"I think the altitude is getting to Marie," said Mills.
Though the Little Olympics passed relatively unnoticed in Mexico City, enough interest was generated to bring 9,000 spectators out to University Stadium last Saturday. Two things seemed to attract the crowd: the sight of pretty girls running around in shorts, a prospect that arouses the track fan hidden deep in the Latin temperament, and the chance to see Mills and Australia's Ron Clarke go at each other in the 5,000 meters. Clarke, wearing a faded green shirt emblazoned with a boomerang, was more concerned with testing his reaction to the altitude than with winning. "When I was training earlier this week," he said, "I didn't feel anything at first. Ahh, but the second time was absolutely shocking. As a matter of fact, I didn't even finish what I started out to do. All this is a matter of time, isn't it?"
"You begin to acclimate," explained Dr. Hanley, "by first burning off the excess bicarbonate in your system. Then you start building more blood cells and hemoglobin, the oxygen-carrying factor in red blood cells."
Mills, like Clarke, had slight interest in the outcome of the race. "I shouldn't run unless I feel fit," he said, "but, after all, this is part of an experiment. So I guess the thing to do is stick to it."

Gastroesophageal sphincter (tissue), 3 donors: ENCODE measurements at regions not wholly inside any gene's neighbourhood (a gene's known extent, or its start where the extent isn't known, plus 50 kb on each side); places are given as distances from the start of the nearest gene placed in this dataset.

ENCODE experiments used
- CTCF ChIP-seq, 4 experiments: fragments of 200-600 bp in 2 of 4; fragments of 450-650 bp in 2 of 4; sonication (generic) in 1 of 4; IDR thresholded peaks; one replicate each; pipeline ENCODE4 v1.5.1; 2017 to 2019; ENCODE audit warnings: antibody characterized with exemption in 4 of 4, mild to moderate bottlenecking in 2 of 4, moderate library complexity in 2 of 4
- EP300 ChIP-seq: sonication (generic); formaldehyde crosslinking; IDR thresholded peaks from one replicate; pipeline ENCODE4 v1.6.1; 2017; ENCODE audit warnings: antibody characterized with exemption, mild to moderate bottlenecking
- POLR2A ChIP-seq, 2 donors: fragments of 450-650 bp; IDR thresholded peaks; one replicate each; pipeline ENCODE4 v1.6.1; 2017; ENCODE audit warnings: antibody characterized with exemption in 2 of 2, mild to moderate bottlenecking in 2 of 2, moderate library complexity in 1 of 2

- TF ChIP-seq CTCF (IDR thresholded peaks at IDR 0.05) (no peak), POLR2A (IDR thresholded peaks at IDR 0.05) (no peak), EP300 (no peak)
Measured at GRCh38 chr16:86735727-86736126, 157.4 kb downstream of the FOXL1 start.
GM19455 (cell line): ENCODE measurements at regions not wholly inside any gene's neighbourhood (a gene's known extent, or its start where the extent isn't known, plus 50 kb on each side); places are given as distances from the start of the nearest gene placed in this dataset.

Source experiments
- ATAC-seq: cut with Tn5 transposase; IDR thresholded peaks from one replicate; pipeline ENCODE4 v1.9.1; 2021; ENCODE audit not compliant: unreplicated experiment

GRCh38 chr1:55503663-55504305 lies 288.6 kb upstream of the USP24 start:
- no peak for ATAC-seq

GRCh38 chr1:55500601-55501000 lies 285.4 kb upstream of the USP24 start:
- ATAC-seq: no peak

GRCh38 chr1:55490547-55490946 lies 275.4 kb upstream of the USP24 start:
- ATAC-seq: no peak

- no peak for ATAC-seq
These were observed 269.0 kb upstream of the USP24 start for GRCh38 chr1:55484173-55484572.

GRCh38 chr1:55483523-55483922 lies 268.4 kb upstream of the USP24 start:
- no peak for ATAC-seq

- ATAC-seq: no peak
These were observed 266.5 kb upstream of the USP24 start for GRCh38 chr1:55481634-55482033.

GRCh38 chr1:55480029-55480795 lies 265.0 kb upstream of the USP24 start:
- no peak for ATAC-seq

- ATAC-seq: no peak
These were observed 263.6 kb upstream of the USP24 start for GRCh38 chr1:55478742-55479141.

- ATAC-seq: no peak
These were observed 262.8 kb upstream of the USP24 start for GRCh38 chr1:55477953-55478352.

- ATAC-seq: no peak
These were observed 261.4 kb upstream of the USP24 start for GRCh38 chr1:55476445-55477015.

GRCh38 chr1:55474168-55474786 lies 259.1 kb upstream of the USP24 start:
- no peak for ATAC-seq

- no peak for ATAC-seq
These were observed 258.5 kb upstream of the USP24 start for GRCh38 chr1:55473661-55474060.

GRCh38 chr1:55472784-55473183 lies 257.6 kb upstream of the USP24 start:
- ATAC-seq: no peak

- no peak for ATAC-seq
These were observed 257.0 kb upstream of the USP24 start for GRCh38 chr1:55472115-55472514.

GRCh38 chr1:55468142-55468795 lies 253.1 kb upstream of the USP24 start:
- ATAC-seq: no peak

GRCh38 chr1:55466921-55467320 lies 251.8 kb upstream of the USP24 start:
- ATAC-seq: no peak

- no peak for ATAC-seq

It was more a display of gallantry than a race. Mahomed Gammoudi of Tunisia, in a final, tired burst, beat Clarke and finished first in 14:40.6, which was a huge minute and 15 seconds off Clarke's world record. Mills, gasping for air, fell farther and farther behind with each lap and finished fifth in 15:10.2.
"This guy is a real man," Dr. Hanley said as he waited to take Mills's pulse. "He's genuinely sick, yet he's running."
"There'll be other days," Mills said. "I hate to lose a race. Oh, how I hate to lose one. But this was for the doctors."
Doctors are fine, but when the athletes reassemble in Mexico City in 1968 there will be no substitute for the adrenalin that actual competition will pump into those blood streams. Mario Tovar, the Mexican swimming team's trainer, sitting in his little poolside office last week with his feet on the desk, summed it up. "Aww, I don't know," he mused. "If everybody was the same, then everybody would be—the same, you see? And then we wouldn't have to hold the Olympics, no?"